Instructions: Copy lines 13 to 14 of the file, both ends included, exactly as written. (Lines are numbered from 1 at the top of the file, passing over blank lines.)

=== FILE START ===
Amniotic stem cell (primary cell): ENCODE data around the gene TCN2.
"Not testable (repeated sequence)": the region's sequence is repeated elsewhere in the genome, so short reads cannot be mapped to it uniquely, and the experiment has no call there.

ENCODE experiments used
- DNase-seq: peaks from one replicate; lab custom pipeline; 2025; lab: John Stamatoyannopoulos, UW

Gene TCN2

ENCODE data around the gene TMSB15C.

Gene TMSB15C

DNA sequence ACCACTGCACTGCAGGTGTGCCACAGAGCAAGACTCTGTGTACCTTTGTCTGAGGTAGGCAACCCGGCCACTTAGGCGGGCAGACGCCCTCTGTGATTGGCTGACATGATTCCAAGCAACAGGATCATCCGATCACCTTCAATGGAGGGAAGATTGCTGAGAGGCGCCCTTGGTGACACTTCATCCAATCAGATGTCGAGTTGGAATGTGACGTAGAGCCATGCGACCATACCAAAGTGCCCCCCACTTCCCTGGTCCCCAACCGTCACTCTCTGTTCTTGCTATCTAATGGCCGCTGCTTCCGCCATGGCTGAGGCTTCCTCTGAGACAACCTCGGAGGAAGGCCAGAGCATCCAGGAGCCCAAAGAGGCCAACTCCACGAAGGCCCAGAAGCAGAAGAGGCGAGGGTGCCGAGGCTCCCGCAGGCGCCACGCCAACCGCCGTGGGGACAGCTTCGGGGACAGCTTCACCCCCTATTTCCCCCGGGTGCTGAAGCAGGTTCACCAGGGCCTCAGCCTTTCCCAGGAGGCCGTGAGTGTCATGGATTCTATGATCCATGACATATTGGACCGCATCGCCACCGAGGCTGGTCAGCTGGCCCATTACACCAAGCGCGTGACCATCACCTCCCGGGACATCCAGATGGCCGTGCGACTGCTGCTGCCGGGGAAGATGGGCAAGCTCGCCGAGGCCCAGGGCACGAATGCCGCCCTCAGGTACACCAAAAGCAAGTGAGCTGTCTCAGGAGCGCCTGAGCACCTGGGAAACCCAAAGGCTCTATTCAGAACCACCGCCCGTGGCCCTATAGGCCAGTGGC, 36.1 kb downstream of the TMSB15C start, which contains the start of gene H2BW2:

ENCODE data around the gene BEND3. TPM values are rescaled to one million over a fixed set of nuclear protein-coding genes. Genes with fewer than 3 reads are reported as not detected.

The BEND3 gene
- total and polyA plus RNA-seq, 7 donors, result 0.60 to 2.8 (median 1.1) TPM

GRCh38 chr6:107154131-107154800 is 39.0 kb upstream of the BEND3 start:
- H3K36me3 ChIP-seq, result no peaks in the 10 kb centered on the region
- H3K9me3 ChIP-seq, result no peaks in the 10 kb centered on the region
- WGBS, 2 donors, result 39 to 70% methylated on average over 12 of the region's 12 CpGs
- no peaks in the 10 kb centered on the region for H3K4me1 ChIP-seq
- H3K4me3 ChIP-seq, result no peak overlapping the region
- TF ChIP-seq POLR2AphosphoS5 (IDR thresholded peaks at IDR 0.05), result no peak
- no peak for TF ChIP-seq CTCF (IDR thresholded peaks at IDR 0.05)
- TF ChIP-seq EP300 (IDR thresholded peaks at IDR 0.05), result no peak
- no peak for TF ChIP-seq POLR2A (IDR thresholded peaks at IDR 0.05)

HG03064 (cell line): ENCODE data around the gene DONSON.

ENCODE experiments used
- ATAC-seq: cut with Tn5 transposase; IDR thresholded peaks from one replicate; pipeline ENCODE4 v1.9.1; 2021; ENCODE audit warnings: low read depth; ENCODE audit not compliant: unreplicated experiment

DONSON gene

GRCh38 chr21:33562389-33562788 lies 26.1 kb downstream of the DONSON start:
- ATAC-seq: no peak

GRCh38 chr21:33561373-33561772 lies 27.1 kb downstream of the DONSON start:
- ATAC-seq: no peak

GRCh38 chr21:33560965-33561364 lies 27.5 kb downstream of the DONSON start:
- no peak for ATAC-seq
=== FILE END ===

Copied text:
- H3K36me3 ChIP-seq, result no peaks in the 10 kb centered on the region
- H3K9me3 ChIP-seq, result no peaks in the 10 kb centered on the region